Here, don't bother to comment on the screenwriting aspects of this (when I feel I have anything written to the best of my abilities, I'll post it in the script pages forum), but this is what I have so far:

                Code:
                
                GIRL
                Hey.
                
                Alex turns, looking like he just got caught with his hand in a cookie jar.
                
                GIRL
                Iâ€TMm not much of one for starting conversations either, but can we at least be honest that we want to talk to each other?
                
                   Alexâ€TMs mouth opens, but no words are forthcoming.
                
                             GIRL
                Would you at least come and sit where we can talk?
                 
                   Alex hesitates.
                
                             ALEX
                I, uh… been on the road a while. Donâ€TMt think you want to smell me…
                
                             GIRL
                (amused)
                Donâ€TMt worry about it, I donâ€TMt smell of roses myself.
                
                   With a slight shrug, he awkwardly moves to the seat across from her, sits down, sets his pack on the seat beside him.
                
                   …
                
                             GIRL
                So whatâ€TMs your name?
                
                   Alex.
                
                   She extends her hand.
                
                             GIRL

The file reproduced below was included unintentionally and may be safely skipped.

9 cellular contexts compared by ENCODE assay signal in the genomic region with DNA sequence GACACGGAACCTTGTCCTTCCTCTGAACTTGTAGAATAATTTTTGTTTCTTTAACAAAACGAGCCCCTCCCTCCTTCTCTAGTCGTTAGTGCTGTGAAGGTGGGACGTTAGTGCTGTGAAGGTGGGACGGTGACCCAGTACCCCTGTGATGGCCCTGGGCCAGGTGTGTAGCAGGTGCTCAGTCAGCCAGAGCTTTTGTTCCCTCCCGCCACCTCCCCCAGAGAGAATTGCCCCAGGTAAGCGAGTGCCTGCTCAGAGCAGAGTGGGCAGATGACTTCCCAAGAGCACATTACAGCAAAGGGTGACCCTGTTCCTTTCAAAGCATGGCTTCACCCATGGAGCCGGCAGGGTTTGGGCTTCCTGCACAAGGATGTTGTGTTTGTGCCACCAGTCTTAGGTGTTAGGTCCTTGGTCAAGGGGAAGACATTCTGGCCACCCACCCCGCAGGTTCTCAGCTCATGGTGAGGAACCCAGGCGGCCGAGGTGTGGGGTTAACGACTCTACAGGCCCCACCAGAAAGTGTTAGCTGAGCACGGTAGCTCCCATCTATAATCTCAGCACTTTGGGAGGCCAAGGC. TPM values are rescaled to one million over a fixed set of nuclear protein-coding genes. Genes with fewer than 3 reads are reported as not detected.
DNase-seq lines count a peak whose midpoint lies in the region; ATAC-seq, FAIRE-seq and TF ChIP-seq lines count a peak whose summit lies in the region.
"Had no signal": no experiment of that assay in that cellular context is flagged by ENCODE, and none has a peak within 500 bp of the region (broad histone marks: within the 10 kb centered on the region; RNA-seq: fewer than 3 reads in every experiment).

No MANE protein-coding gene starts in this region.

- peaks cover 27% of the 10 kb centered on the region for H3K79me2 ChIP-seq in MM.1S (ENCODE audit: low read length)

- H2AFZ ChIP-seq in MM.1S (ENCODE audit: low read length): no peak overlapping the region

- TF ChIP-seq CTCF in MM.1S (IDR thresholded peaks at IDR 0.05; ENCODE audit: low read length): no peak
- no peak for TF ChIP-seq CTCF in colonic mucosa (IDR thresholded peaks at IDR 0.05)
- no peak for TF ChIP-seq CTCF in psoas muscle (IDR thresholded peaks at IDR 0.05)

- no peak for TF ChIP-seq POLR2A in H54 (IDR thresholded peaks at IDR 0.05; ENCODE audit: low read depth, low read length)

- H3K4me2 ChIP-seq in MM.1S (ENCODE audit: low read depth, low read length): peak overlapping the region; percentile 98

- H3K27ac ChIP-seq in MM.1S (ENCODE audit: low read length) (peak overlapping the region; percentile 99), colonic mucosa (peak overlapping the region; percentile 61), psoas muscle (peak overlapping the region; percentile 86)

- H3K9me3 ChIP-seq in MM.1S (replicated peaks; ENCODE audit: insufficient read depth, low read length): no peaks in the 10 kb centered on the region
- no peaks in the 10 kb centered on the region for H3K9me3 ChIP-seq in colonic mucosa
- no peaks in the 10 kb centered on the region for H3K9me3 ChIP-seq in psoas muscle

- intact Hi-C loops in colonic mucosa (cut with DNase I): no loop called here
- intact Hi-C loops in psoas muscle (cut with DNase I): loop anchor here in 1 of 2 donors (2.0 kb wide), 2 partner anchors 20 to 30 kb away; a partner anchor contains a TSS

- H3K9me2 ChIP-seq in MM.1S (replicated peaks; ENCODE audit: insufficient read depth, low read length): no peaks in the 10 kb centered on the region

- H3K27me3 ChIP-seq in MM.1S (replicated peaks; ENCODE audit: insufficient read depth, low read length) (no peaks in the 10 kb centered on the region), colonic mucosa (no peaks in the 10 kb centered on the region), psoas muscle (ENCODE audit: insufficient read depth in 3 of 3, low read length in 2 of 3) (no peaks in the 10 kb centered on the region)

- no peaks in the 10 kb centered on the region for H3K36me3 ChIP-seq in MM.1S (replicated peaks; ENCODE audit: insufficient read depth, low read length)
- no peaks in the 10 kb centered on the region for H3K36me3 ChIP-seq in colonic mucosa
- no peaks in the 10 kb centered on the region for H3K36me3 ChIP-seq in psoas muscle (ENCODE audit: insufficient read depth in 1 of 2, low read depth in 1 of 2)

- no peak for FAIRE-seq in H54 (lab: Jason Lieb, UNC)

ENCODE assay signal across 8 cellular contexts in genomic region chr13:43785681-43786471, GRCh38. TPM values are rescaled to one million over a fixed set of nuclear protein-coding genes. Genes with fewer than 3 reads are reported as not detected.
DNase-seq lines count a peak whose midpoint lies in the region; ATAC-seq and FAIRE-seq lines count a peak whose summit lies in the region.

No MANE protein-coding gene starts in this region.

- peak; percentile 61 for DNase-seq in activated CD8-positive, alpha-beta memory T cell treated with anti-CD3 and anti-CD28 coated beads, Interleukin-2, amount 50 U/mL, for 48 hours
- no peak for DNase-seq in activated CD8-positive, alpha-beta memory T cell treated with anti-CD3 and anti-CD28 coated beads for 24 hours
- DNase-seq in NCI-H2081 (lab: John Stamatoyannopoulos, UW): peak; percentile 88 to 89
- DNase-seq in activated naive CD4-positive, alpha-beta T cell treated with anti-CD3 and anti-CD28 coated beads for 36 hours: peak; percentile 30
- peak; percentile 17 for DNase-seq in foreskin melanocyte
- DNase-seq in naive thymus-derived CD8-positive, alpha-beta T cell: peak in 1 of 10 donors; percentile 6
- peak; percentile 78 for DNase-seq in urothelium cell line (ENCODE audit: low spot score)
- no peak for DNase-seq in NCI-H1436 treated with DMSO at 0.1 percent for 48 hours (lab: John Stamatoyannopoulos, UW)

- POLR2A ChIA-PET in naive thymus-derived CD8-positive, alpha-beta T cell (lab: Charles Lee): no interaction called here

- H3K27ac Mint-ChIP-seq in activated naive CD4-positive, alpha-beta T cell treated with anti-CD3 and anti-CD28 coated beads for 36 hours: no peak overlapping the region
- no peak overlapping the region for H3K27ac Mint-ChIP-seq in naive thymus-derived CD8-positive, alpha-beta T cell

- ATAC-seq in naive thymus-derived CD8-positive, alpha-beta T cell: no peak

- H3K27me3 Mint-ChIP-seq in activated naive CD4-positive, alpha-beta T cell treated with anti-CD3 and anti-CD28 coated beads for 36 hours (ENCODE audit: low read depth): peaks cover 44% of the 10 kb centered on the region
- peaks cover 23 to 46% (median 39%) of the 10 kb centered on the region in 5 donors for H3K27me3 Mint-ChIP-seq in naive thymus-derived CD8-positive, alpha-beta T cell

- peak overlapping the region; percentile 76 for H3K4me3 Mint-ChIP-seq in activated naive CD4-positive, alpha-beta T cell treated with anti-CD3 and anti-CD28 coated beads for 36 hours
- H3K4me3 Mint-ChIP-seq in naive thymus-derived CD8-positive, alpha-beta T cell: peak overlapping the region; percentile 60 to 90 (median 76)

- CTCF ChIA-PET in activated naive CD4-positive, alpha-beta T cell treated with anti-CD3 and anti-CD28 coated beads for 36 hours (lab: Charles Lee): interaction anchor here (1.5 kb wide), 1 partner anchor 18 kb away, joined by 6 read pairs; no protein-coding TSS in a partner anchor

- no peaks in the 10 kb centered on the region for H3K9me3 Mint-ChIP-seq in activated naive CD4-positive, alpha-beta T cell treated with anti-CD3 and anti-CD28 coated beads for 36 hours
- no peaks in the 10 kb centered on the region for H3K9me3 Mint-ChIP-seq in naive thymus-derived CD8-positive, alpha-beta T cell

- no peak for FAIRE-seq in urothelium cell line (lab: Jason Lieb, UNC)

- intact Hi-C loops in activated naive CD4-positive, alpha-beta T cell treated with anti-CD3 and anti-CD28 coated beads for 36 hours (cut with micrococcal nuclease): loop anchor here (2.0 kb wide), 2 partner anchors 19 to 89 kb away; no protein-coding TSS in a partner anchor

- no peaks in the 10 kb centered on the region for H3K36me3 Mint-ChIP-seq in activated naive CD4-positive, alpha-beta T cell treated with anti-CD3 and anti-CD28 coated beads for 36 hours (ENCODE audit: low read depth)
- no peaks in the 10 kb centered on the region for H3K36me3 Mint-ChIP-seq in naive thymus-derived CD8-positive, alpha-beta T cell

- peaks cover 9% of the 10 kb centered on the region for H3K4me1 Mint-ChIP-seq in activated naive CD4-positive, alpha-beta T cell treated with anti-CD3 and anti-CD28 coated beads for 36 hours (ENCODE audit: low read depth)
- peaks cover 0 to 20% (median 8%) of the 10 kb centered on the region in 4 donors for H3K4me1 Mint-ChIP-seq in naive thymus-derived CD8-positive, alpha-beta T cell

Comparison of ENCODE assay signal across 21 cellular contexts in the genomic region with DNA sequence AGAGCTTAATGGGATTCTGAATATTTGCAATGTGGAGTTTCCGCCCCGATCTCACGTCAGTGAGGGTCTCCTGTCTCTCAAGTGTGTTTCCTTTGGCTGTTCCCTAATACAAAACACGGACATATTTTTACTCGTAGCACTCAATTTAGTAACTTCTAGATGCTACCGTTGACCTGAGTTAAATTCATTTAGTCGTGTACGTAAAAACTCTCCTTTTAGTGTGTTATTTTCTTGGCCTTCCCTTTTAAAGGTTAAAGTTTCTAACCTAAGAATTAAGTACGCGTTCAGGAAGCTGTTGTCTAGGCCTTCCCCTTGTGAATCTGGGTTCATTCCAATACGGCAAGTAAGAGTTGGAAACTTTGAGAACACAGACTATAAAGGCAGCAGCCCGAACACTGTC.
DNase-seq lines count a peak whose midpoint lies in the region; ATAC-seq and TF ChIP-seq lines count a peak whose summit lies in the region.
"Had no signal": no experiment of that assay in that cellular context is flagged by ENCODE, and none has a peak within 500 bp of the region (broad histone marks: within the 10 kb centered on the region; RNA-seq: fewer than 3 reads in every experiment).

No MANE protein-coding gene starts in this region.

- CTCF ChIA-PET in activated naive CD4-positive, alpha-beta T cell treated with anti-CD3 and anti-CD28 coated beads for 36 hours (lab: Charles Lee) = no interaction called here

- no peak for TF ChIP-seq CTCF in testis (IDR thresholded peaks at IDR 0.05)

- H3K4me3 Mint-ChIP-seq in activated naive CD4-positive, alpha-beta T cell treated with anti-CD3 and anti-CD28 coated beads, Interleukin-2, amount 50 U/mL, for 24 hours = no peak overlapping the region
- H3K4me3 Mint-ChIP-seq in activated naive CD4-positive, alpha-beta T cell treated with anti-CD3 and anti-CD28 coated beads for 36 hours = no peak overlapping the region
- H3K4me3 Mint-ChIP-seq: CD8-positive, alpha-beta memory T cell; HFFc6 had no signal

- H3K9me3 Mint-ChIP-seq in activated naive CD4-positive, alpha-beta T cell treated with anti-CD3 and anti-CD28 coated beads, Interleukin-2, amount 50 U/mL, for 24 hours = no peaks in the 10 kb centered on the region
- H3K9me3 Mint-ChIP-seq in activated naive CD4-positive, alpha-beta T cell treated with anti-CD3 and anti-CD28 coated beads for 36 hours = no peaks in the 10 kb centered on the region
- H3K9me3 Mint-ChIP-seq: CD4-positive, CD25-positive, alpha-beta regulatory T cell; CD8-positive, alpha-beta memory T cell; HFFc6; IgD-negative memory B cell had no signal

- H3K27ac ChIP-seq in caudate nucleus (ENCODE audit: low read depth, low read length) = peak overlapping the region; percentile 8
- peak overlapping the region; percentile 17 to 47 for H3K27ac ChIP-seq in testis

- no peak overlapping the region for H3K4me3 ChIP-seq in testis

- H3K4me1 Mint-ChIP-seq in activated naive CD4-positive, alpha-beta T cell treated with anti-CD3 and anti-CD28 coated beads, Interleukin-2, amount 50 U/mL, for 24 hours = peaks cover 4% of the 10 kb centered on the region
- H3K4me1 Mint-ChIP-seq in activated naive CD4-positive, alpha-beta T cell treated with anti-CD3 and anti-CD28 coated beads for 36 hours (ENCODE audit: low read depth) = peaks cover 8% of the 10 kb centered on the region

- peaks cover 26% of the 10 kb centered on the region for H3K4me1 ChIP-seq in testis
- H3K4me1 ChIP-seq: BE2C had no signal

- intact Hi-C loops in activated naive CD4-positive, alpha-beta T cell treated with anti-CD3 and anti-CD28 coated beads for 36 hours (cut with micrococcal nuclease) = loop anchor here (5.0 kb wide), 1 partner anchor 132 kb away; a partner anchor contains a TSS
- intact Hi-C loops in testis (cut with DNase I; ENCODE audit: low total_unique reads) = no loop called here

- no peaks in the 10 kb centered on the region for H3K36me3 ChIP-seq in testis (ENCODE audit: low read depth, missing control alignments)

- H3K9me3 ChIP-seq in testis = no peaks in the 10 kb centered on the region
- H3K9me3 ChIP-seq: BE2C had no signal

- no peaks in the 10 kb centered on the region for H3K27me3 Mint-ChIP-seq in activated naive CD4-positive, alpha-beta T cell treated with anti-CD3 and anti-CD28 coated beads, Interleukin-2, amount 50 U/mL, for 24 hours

Evelyn Hunt. Eve, to keep it simple.
                
                   Alex hesitates, then lightly shakes her hand.
                
                   Eve gives him a miffed look.
                
                   …
                
                             EVE
                Do you know why people shake hands?
                
                   He looks at her quizzically.
                
                             EVE
                To show that weâ€TMre unarmed. I donâ€TMt bite either, so you can stop being so nervous.
                
                Alex smiles, relaxes a little.
                


                Bleargh, this thing chewed it up and spat it out bass ackwards. Sorry...
                Last edited by Empath; 06-13-2005, 10:32 AM.

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                • #9
                  Re: Dialogue - How much is too much?

                  Originally posted by Empath
                  As to writing a novel, I don't quite have the patience to spend a year focusing on a single story.
                  Actually, surprisingly, it doesn't take that long to write a novel. Similarly, there are people who can and do spend a year working on a single script.

                  The best thing is to have direction where you're going in either medium. If you do enough prep work you can crank out a novel (and especially a screenplay) fairly quickly. My current record is a bit over a month for a novel and a week for a screenplay. (Both based on the same idea)

                  If you're not working by an outline then just purge it all onto the page. Don't worry about structure or the "rules" as much as discovering the story you want to tell. Your first draft of your first script is going to work like an outline anyway. Get it all out, then you can worry about trimming the fat later. Go ahead and write those eight pages of sparkling dialogue - just know that when you go through it again you will probably cut it down to two pages and not lose one thing.

                  Dialogue is great, and if you're good at it the tendency will be strong to depend on your strength. I know. This is a problem I'm very familiar with. But I can tell you the best feeling in the world is to get to that point where no words are needed in a scene at all. Better than a drug, I tellya.